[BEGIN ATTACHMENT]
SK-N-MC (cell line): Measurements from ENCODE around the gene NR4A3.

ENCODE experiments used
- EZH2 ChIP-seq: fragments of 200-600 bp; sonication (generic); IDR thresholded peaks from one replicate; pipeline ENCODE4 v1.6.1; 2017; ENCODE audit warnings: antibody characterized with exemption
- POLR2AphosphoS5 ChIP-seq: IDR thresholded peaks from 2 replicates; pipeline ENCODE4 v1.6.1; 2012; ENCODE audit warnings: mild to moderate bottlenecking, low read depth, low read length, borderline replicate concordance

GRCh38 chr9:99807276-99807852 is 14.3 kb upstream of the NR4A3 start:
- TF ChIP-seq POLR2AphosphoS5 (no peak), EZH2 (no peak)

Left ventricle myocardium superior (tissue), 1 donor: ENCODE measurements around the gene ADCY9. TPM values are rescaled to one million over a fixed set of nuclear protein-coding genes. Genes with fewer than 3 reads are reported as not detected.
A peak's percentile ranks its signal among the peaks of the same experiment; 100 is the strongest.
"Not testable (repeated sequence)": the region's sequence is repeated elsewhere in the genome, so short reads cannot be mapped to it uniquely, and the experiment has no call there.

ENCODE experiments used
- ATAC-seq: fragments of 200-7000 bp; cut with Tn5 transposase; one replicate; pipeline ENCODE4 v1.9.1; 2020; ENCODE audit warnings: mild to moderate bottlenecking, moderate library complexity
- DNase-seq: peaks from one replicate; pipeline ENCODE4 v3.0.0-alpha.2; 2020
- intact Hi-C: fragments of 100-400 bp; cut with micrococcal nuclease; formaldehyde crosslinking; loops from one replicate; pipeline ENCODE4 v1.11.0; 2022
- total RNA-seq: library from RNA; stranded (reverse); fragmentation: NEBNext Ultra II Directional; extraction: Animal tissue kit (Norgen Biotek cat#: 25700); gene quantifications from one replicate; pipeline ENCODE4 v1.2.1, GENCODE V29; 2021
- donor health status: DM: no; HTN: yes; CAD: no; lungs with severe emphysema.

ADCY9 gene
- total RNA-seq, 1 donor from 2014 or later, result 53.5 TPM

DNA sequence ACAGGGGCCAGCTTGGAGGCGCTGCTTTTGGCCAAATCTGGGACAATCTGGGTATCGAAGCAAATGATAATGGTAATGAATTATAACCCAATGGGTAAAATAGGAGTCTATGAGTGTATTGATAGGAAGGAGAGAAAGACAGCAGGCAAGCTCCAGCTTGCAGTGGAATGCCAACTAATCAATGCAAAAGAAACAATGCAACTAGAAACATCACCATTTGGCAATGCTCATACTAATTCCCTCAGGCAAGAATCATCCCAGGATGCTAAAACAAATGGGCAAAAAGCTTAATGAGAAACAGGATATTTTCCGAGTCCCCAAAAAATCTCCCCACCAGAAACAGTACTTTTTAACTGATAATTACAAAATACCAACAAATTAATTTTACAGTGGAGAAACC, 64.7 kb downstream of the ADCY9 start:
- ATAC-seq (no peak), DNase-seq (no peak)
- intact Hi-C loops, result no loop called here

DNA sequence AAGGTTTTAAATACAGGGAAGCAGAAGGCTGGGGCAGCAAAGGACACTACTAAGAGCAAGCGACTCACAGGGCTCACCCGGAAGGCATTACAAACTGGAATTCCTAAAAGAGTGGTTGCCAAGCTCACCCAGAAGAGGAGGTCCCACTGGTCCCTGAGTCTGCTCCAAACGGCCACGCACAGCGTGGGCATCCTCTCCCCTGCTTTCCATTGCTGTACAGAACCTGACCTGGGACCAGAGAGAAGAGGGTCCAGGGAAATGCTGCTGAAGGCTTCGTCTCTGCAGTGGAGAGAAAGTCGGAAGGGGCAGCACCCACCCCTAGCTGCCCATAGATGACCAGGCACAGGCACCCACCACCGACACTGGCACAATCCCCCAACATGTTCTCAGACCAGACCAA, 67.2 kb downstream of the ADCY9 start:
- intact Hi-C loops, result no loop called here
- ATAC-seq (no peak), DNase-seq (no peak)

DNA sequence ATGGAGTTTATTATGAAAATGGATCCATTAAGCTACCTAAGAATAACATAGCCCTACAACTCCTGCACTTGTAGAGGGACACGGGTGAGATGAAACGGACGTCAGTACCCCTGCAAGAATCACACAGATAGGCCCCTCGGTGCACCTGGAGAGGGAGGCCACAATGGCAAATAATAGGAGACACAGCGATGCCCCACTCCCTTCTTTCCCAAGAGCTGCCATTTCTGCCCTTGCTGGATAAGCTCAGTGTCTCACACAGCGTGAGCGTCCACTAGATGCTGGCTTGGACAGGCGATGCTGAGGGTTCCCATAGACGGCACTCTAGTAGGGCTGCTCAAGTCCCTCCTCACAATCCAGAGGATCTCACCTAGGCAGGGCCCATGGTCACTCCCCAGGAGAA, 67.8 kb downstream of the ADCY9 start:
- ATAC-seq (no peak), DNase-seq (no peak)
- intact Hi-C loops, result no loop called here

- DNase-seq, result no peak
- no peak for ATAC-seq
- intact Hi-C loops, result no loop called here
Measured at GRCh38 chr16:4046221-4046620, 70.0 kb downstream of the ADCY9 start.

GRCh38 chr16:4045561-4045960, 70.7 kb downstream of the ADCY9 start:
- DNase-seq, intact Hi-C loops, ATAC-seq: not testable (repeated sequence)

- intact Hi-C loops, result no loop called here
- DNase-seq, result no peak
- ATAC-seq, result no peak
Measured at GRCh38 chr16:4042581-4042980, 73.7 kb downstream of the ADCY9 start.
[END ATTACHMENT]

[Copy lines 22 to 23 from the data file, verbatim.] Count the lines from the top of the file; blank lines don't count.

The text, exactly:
- intact Hi-C loops, result no loop called here
- ATAC-seq (no peak), DNase-seq (no peak)